As winter winds to a close, it becomes easy to get stuck in the daily grind. Shower, shot of coffee, work, dinner, sleep, repeat. As the days get longer and our coats get a little less fluffy, why not use that extra little jolt of springtime energy to see dance? Our city is bursting at the seams with opportunities to experience performances of all kinds this month, as we ramp up toward Chicago Dance Month in April.
Here are a few of the things I’m excited about.
Somehow, Chicago hasn’t tired of watching the Alvin Ailey American Dance Theater at the Auditorium, even after the 50 consecutive years they've toured to the golden-arched theater. There are plenty of fans who make Ailey pilgrimages year after year, but if the habit petered out for you, this might be a year to pick it up again. On March 4-8, you'll have your pick of three programs, all teeming with dances not yet seen by Chicago audiences, and addressing contemporary themes.
There is a lot coming up for ballet fans. American Ballet Theatre, now celebrating its 80th season, returns to the Auditorium Theatre, part of a deal with the venue that secures Chicago appearances of this great company for the next few years. Shown on March 19-22, it’s a simple program compared to the outrageous and wacky “Whipped Cream” from last year: “La Bayadere,” Antony Tudor’s gorgeous “Lilac Garden” and “Deuce Coupe,” by Twyla Tharp.
In a way, it pays homage to the best of 20th century ballet. Though “Deuce Coupe” wasn’t set on ABT until last year, Tharp’s 1973 hit, accompanied by Beach Boys tunes, was originally for the Joffrey Ballet (and premiered at the Auditorium, coincidentally, though the Joffrey was still based in New York at the time). “Jardin aux Lilas” (Lilac Garden) saw its American premiere in 1940 as part of ABT’s very first season. And “La Bayadere,” an 1877 bygone of Marius Petipa’s catalog that somehow keeps reappearing, is best when excerpted to include only the Kingdom of the Shades scene, as will be done here. ABT will bring its 1980 staging, fashioned by prima ballerina Natalia Makarova. Hot deals are available for what I think will be an exquisite program.
Winning Works (March 20-22) is one of my favorite events of the year, and requires advance planning if you want to get a seat. The talented Joffrey Trainees and Studio Company are put to the test with brand new works by diverse choreographers, in a close-up setting at the Museum of Contemporary Art. The platform has become a springboard for several choreographic careers, including those of Chicagoans Stephanie Martinez and Luis Vazquez, plus a long list of international up-and-comers. Works by Chanel DaSilva, Tsai Hsi Hung, Pablo Sánchez and Durante Verzola are on this program.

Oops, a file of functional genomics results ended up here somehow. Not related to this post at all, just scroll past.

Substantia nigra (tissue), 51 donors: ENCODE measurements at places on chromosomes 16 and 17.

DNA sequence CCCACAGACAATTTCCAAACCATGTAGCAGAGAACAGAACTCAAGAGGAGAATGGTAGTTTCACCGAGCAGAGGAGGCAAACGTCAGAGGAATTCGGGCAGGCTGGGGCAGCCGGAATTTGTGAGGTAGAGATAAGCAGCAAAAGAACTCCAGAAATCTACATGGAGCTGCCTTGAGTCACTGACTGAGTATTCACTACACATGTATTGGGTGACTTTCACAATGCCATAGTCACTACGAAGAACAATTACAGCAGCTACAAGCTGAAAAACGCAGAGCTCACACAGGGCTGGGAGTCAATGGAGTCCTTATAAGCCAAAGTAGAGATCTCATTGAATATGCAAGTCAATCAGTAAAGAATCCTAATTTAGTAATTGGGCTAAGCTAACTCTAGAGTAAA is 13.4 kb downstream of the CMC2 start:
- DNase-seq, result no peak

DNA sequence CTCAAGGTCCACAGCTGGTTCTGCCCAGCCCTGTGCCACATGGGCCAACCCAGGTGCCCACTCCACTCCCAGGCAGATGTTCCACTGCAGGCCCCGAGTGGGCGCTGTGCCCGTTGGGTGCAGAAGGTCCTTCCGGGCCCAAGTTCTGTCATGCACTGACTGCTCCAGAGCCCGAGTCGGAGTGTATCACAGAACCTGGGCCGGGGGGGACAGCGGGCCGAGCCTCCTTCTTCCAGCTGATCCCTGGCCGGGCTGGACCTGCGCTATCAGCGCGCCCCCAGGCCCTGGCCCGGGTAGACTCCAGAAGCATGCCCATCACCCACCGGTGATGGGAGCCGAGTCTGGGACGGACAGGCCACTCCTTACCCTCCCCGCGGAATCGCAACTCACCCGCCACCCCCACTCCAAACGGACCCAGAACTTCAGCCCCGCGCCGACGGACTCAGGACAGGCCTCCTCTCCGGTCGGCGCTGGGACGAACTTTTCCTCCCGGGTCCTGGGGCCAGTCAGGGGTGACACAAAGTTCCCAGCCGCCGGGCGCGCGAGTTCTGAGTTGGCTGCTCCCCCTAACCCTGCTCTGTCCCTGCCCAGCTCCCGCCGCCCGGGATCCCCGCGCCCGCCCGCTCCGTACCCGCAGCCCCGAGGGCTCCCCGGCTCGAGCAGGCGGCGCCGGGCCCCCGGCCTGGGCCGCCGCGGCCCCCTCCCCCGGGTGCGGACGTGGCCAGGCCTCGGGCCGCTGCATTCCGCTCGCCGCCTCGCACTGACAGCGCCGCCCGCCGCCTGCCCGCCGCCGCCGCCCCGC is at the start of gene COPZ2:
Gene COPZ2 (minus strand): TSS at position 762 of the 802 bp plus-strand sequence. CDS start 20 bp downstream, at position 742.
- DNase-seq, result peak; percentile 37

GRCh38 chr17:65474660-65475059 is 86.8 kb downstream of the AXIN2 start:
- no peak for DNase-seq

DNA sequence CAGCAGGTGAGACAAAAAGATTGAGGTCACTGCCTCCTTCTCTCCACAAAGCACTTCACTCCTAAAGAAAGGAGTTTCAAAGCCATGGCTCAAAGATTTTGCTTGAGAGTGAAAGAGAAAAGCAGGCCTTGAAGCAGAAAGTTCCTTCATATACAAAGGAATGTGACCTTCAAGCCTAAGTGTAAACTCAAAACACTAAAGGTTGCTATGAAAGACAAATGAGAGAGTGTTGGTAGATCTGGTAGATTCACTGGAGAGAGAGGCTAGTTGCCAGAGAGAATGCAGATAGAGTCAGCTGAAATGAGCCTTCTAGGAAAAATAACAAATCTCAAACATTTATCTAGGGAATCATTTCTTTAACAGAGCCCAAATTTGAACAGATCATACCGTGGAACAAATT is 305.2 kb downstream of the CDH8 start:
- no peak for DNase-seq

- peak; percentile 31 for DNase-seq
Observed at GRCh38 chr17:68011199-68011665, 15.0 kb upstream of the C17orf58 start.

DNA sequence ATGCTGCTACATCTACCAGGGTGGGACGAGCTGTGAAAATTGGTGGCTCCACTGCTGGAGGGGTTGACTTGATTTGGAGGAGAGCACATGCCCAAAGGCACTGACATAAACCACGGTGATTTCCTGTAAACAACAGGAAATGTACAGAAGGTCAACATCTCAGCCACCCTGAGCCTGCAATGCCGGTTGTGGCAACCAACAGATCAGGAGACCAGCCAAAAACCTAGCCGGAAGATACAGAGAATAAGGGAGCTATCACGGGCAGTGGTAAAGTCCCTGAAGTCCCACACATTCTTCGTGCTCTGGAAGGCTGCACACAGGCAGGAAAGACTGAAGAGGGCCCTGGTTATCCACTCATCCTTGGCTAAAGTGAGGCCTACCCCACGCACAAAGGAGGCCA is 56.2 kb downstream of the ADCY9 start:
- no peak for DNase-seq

If ballet and contemporary dance aren’t really your thing, there’s still plenty to fill your dance card.
A few salon-style performances on the horizon include Mandala, Chicago Tap Theatre and Clinard Dance’s Flamenco Quartet Project, the latter at Evanston's Space on March 9. Dancer Wendy Clinard has lately spent much of her artistic energy on the Quartet Project, which honors the deep and diverse cultural influences of Flamenco with three extraordinary musicians: violinist Steve Gibons, percussionist Jose Moreno and Marija Temo, a vocalist and guitar player. Here, the dynamic shifts to honor each discipline and instrument equally, rather than positioning a flamenco dancer with her “band” as accompaniment. The results have been rich and rewarding, making this Monday event worth the trip North.
Chicago Tap Theatre’s Sweet Tap Chicago has also moved north, relocating from City Winery for two shows on March 8 at Mayne Stage. It’s a tapping tribute to Chicago, with Taylor Mallory and JC Brooks, plus Chicago Tap’s tappers and in-house band riffing on tunes by the Smashing Pumpkins, Chaka Khan and Curtis Mayfield and more.
Mandala South Asian Performing Arts’s “Pranaya,” on March 8 only in the Logan Center’s gorgeous penthouse, uses the classical Indian dances bharatanatyam and odissi to depict mythological love stories.
And though it’s not fair to call the Chicago Dance Crash “Keeper of the Floor” dance battles salons, per se, KTF is a very fun time. Improvised hip hop and the comedy stylings of emcee Mattrick Swayze are only the beginning. In this installment, late night at the Den Theatre on March 28, the whole thing is loosely themed around childhood toys. If, as advertised, that includes everything from “Barbies to Super Soakers,” it might not be a bad idea to pack a poncho.
Additional March dance events are listed below: